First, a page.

“These new investments will accelerate progress in the fight against HIV, TB and malaria in Nigeria and in the effort to build strong systems for health,” said Peter Sands, Executive Director of the Global Fund. “Our success in the fight against these diseases in Nigeria will have a pivotal impact on the progress we make in ending these diseases as public health threats across the world. We must all work together to maximize the impact we achieve here.”

“For us, Nigeria is a country close to our hearts and brains – not only because Nigeria is one of the high TB burden countries, but because we believe Nigeria can be the lead country in the African region on TB response. The high-level political leadership, vision, ambition, hard work of the National TB Programme, partners, communities and civil society and this Global Fund grant are the key ingredients towards reaching the United Nations High-Level Meeting targets on TB by end of 2022. We are heavily encouraged by the fact that Nigeria is among the very few high TB burden countries at global level in which the number of people diagnosed and treated for TB during the COVID-19 pandemic did not decrease but actually slightly increased. Therefore, we are in standby to further support the country and the team of Ministry of Health to find and treat all people with TB and end this airborne disease by 2030,” said Dr. Lucica Ditiu, Executive Director of Stop TB Partnership.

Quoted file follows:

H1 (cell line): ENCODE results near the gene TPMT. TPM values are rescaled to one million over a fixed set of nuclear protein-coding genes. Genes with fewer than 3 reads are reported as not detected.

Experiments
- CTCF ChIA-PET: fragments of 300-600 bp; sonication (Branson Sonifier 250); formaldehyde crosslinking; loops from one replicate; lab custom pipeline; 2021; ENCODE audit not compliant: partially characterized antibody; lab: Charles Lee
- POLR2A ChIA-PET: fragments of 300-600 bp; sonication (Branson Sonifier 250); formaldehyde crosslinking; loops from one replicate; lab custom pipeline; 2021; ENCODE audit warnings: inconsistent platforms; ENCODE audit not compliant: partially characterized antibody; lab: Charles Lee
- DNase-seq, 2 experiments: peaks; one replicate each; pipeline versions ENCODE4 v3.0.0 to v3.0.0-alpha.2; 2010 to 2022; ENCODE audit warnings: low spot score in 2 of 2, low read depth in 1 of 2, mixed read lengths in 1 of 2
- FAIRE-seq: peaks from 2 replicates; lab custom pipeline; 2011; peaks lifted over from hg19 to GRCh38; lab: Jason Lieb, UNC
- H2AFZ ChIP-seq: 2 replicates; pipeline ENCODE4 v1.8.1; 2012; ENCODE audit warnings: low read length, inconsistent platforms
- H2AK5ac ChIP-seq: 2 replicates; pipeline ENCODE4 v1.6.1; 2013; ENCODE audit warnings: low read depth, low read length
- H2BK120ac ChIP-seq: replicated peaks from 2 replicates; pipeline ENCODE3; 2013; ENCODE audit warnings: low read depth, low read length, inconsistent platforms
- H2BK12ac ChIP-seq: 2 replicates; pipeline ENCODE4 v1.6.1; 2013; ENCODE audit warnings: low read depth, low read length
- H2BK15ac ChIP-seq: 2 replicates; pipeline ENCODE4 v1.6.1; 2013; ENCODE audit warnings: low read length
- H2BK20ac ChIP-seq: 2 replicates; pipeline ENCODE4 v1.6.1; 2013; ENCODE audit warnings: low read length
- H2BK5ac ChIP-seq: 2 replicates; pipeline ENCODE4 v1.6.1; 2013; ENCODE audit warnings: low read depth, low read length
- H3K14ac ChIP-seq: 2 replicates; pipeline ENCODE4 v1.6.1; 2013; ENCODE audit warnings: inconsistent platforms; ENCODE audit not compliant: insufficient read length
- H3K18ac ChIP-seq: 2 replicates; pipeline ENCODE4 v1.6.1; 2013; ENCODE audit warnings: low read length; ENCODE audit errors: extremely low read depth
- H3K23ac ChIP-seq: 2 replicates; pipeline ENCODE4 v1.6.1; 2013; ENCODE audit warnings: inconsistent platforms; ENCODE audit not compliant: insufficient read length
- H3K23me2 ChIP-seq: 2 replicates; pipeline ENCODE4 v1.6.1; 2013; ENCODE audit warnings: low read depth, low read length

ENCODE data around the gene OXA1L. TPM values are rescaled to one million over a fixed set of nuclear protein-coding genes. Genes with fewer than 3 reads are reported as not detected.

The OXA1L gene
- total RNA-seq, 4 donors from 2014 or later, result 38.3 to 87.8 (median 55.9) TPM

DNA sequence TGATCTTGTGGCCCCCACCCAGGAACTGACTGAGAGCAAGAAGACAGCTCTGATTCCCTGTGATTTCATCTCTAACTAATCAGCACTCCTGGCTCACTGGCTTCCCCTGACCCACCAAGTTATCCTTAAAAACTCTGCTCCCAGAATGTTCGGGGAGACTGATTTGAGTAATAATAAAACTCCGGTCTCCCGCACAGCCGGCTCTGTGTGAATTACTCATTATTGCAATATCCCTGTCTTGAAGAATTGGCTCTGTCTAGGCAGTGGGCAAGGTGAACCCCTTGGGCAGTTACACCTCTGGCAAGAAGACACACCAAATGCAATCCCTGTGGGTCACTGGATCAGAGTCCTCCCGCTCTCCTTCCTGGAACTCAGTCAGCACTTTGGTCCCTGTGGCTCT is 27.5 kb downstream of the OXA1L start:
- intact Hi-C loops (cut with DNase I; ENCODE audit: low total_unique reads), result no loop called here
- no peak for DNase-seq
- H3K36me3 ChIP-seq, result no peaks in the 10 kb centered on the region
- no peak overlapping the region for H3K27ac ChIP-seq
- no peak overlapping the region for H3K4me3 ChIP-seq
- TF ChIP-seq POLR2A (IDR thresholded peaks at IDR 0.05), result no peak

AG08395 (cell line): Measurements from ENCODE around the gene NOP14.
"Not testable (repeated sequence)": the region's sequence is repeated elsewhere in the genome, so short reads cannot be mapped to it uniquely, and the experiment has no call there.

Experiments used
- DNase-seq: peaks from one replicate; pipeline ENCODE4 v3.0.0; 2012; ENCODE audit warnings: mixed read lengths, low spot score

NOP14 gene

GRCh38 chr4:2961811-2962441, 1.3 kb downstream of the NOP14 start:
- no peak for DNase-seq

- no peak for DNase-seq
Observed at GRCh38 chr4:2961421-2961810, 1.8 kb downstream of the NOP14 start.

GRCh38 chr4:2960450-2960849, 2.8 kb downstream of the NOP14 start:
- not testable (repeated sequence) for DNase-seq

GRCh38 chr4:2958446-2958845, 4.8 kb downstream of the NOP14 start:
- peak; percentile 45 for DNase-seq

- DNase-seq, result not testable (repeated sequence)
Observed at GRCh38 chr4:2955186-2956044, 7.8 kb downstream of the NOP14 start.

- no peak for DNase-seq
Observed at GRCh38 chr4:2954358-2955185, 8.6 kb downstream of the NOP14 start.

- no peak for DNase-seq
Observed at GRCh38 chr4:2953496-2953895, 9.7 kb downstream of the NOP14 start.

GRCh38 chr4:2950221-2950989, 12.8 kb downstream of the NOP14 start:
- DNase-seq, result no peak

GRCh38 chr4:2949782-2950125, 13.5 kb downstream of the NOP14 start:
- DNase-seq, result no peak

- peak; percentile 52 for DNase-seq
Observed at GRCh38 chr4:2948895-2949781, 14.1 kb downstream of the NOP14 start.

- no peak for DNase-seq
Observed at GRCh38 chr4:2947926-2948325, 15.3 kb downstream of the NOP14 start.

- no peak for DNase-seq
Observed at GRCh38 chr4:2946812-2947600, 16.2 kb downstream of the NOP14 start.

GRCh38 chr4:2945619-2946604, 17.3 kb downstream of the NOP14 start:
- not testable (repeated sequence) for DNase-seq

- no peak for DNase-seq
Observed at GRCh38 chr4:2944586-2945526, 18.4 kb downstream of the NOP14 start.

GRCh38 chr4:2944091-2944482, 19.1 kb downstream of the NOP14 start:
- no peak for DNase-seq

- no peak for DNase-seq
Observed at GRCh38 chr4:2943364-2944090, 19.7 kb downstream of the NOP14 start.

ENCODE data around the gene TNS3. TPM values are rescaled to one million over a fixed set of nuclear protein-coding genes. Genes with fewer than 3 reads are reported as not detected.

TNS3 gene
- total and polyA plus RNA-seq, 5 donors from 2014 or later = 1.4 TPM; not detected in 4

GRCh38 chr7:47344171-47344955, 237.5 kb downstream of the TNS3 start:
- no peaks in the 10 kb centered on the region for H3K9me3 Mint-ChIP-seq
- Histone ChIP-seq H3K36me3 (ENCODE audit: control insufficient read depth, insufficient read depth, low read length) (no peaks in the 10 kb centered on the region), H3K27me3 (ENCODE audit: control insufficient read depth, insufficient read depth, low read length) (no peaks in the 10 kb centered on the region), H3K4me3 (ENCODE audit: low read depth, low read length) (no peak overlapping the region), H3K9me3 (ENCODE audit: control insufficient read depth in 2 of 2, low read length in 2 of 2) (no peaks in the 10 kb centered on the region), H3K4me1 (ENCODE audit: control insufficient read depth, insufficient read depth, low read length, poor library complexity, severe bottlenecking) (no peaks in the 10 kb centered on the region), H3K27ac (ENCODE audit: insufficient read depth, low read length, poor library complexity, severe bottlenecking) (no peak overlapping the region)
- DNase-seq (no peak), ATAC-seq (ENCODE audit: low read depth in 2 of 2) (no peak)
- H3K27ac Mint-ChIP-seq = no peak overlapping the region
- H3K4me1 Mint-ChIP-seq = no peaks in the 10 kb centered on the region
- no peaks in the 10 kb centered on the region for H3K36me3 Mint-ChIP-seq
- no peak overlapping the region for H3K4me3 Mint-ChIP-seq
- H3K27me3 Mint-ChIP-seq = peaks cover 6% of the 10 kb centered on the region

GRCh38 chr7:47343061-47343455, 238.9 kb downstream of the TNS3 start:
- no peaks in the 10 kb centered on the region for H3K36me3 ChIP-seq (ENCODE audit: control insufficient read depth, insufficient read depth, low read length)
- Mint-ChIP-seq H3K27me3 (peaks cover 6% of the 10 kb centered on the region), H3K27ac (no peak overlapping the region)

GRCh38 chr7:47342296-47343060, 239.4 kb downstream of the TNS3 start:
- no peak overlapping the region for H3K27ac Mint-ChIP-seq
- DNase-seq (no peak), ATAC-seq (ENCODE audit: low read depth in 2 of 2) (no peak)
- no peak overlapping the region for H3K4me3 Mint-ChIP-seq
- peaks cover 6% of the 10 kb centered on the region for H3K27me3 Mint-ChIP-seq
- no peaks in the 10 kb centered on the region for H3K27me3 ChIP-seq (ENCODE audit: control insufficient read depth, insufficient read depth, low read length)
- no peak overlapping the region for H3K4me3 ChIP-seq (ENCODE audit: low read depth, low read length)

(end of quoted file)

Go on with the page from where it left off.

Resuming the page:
“Nigeria has made significant progress in response to HIV/AIDS – demonstrating some critical accelerations even during these difficult times. For example, Nigeria recorded its largest growth in HIV treatment numbers in the year of the COVID-19 pandemic, initiating close to 300,000 people living with HIV on treatment in 2020. That shows true leadership and commitment, both at national and state levels. These new grants will be critical in further accelerating the delivery of treatment and prevention services to people who need them most: children living with HIV, young women and girls and other groups of people disproportionately affected by HIV such as gay men and sex workers,” said Shannon Hader, Deputy Executive Director of UNAIDS.

“Control of the HIV/AIDS epidemic is within reach thanks to the joint efforts of the Ministry of Health, National and State AIDS Control Agencies, state governors, the Global Fund and the President’s Emergency Program for AIDS Relief (PEFPAR). We expect the ongoing national alignment of resources among these key players to expedite epidemic control and create a strong foundation for sustaining patients on treatment,” said Kathleen FitzGibbon, Deputy Chief of Mission for the U.S. Embassy in Nigeria.

Among other goals, the new grant will help Nigeria accelerate progress toward the UNAIDS 90-90-90 HIV treatment targets: 90% of HIV-positive people who know their status; 90% of HIV-positive people who know their status on treatment; 90% of people on antiretroviral therapy with suppressed viral load. The new funds will also aim to expand detection of TB cases and TB treatment coverage. Additionally, the funds will aim to increase the coverage of mosquito nets in Nigeria, scale up seasonal malaria chemoprevention for children under 5 in the Sahel states and expand access to malaria services in hard-to-reach communities across Nigeria.

These grants are critically important as Nigeria responds to the COVID-19 pandemic while protecting gains made and accelerating progress against HIV, TB and malaria.